1. These appeals arise out of two suits filed by two worshippers for a scheme for two temples, the Sangimaswara Swami Temple and the Bheemeswara Swami temple. An application was made to the Collector for sanction to file the suits but sanction was refused by the Collector and the present plaintiffs without bringing this fact to the notice of the Advocate-General got ex parte sanction. As the sanction stands unrevoked, this would not affect the right of the plaintiffs to sue though it may be taken into consideration in considering the bona fides of the petitioner. The plaints were filed on the 29th July 1921 in both the suits. They were adjourned from time to time for various reasons and finally on the 24th August 1922, i. e., more than a year after the suits were filed they came on for hearing. On that date it was adjourned to the next day on the 25th August 1922. Exhibits were filed and three witnesses were examined. Then a compromise petition was filed, and as plaintiff 2 on the one side and some of the defendants on the other were absent, the case was adjourned to the 28th. On the 28th the only person who objected to the terms was the plaintiff 2 and Judge, Aiding that one of the plaintiffs objected held that he could not sanction the compromise although the other parties consented. He proceeded with the suit. Plaintiff 2's vakil said he had no instructions to go on and plaintiff 2 did not examine any witnesses or proceed with the suit. The learned Judge upon the findings on record held that there was no ground for framing a scheme for these temples and he dismissed both the suits with costs.
2. Two grounds are taken in appeal. The first is that on the materials before the Court a scheme ought to have been framed and the second is that the Judge ought to have adjourned the case for the purpose of the plaintiff 2 calling further evidence. As regards the adjournment we think that on the facts of this case the learned Subordinate Judge was right in refusing to adjourn the case any further The parties ought to have been ready on the 25th with all their evidences; the use was one filed more than a year before the trial was taken up and the mere fact that a compromise was suggested and a short adjournment was asked for is no ground for not going on with the case if the compromise fell through. We cannot say that the Judge ought to have further adjourned the case to enable the parties to call their evidence It is alleged that the pleader for plaintiff 2 declined to proceed with the suit. No reason is however given as to why he declined to go on with the suit and there was no reason why if he refused, the plaintiff should not go on with any evidence he had, when the Judge refused to grant the adjournment. The vakil filed no affidavit. On his part of the case the question is whether having regard to the circumstances of this case the Judge should have further adjourned a part-heard case which was going on and which was only interrupted because the parties said they wanted to compromise and I do not think the facts in the affidavits show that there was any good ground for any further adjournment.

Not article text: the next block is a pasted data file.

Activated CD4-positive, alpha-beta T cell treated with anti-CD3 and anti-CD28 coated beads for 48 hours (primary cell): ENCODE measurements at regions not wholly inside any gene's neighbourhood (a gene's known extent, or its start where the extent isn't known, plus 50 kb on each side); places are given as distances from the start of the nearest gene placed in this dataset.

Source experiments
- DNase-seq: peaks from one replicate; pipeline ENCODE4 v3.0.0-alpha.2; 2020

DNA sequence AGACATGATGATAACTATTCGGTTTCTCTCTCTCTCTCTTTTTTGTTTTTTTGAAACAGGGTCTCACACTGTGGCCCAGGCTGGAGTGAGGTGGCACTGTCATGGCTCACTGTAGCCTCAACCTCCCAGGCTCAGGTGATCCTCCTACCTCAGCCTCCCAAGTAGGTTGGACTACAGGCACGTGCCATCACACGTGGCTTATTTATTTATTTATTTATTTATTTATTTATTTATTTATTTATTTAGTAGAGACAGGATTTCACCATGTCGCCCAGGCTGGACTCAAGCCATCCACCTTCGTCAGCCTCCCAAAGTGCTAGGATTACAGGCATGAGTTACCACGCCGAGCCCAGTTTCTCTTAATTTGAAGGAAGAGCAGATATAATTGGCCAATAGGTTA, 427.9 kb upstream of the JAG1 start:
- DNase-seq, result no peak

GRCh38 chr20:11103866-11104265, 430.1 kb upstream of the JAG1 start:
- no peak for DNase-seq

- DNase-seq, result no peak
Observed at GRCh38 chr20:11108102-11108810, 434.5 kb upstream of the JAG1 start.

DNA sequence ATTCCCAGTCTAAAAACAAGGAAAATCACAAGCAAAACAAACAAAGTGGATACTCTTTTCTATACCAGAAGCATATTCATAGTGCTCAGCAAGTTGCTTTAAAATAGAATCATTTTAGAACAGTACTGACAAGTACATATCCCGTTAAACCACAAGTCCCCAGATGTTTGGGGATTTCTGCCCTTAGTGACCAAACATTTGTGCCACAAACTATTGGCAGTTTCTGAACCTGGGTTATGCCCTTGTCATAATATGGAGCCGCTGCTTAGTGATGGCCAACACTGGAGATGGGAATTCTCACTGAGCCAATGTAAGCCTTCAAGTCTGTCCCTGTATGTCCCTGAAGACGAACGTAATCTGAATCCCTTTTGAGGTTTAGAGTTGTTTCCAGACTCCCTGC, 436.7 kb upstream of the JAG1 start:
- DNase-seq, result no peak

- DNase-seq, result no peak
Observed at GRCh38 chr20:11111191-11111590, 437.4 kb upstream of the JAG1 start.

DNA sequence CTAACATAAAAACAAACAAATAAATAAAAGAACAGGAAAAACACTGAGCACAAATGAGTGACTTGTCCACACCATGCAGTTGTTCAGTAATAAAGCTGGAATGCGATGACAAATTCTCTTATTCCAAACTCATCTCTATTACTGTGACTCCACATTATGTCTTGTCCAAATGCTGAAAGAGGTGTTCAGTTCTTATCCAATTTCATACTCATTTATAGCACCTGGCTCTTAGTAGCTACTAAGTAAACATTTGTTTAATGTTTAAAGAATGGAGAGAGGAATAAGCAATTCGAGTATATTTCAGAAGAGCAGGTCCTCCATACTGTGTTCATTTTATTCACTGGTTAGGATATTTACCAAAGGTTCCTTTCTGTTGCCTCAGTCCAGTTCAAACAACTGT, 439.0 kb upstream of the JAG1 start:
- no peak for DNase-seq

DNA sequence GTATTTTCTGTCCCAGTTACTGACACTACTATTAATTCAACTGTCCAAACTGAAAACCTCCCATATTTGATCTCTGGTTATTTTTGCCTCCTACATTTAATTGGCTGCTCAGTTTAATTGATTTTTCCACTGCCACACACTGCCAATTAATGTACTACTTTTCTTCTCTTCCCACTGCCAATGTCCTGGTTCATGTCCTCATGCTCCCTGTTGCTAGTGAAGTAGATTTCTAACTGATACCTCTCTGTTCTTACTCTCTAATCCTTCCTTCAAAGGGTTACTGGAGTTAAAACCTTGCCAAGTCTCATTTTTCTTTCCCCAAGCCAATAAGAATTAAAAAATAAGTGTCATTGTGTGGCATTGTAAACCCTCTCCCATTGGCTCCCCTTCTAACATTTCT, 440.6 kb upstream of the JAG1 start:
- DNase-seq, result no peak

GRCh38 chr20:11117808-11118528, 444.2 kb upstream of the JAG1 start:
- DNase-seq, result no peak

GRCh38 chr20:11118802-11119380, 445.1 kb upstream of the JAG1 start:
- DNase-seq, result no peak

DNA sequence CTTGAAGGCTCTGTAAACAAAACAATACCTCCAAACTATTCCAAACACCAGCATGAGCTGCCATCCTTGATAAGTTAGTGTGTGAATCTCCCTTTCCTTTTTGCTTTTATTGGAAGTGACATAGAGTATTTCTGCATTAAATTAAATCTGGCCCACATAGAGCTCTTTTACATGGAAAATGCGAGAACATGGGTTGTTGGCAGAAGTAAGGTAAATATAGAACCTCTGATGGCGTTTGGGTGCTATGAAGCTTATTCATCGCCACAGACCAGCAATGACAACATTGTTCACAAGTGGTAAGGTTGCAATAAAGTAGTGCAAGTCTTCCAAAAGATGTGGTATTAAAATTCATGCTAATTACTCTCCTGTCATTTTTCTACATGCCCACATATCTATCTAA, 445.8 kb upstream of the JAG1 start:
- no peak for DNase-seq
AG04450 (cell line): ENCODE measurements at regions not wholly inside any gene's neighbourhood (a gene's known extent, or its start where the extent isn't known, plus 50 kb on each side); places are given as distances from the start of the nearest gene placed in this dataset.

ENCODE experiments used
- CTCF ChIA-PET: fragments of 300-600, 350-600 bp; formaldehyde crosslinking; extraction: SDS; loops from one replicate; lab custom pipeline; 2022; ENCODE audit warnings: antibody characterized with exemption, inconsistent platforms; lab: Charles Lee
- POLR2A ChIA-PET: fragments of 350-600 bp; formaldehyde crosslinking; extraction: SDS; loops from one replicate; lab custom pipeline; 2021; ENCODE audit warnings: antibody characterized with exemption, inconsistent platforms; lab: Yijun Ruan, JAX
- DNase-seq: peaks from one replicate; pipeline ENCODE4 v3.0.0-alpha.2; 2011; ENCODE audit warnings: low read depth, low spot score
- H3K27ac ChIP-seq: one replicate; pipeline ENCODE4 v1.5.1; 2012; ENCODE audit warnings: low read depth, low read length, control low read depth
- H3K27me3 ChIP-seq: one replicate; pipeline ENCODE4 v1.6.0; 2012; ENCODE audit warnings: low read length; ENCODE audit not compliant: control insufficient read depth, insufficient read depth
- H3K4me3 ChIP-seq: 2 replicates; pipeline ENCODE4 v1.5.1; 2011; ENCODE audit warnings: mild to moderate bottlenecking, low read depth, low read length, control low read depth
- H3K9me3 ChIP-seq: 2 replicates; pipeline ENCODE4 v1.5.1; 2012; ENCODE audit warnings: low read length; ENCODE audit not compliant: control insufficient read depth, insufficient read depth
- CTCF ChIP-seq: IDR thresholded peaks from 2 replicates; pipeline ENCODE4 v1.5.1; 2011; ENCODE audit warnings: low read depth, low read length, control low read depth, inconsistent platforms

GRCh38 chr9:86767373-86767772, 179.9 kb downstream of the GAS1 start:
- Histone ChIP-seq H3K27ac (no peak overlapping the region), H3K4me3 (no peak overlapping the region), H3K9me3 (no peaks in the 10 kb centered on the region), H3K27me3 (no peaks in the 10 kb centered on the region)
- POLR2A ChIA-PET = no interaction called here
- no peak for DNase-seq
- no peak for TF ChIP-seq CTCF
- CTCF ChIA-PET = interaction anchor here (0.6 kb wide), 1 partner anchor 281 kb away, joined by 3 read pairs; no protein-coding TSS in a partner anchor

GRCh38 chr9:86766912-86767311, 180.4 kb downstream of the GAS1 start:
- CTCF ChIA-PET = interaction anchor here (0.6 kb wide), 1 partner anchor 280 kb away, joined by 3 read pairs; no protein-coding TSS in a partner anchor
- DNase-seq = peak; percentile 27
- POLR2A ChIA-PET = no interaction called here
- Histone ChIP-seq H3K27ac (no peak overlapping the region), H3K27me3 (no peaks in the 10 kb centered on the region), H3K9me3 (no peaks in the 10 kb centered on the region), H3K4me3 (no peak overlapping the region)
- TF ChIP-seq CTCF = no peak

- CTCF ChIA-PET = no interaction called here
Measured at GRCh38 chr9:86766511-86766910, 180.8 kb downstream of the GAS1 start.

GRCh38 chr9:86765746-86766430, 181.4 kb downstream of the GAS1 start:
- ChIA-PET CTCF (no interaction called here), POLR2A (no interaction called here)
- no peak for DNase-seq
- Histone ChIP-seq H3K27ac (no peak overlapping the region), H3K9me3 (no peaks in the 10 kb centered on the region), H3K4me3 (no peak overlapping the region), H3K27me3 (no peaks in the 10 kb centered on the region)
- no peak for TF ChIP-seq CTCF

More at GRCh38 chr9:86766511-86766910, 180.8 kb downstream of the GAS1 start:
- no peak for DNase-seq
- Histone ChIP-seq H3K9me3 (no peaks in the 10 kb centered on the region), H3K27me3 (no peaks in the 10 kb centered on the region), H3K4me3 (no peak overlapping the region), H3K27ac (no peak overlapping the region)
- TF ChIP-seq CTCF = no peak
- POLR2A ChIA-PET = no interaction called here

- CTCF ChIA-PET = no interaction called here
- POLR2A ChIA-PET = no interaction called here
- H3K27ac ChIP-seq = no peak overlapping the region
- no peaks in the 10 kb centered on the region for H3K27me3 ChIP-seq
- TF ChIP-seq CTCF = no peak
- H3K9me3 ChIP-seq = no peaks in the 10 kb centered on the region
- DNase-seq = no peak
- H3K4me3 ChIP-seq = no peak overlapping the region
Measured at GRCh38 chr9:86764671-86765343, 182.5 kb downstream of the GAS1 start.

3. Turning to the merits, there is no ground shown for any scheme being framed. There is no mismanagement by the archakas which appears in the evidence. The evidence shows that the yield was about half a putti per acre. The archakas had not only to maintain themselves out of the income but they had to see that the puja of the temple was properly performed and the naivedyams and offering to the god presented daily. There is nothing in the evidence to show that the archakas are misappropriating the income and not performing the services of the temple. So far as the temple is concerned, it appears from the inam register that the archakas have always been in possession of the lands and utilizing the rents and profits for the services of the temple and for the archaka services which they performed. The inam service register Ex. A is dated 24th August 1860. The statement of the then archaka is Ex. B. It is dated 1859 and shows that even in 1859 the archakas were in possession. There was no trustee of the temple and the lands were given for the performance of the puja and observing the daily offerings of food and light and other rites which have been going on in the same way and also for Sivarathri, Navarathri, and Sankaranathi festivals. There is nothing to show that the puja has not been performed by the archakas or that any reason exists for a scheme being framed for the purpose of taking the lands out of the possession of the archakas and vesting it in trustees. No malversation is proved and the record does not show that the archakas set up any title in themselves to deal with the property as their private property. Even in the lease-deeds which are filed they have described the property as devadayam property. As regards the three acres which are not covered by the inam grant, they set up a title of their own, but, prima facie properties ' outside the' inam grant would be private property unless it is shown that they have been acquired with the help of the funds of the temple which is not the case that is proved now before us. The question shortly is, is there any necessity for any scheme. Has there been any mismanagement or misappropriation of the properties and would it be in the interests of the temple to have an elaborate scheme vesting the property in trustees? On the evidence the Subordinate Judge thought there was no necessity for a scheme and we agree with him. Should the archakas in future do anything to the detriment of the temple or if they fail in their duty, it will be time for a proper suit being filed and a scheme being asked for. We do not think the mere fact that a suit is filed for a scheme on an ex parte sanction by the Advocate General is by itself a ground for a scheme being framed.
4. The appeals fail and are dismissed with costs. The three miscellaneous petitions are also dismissed.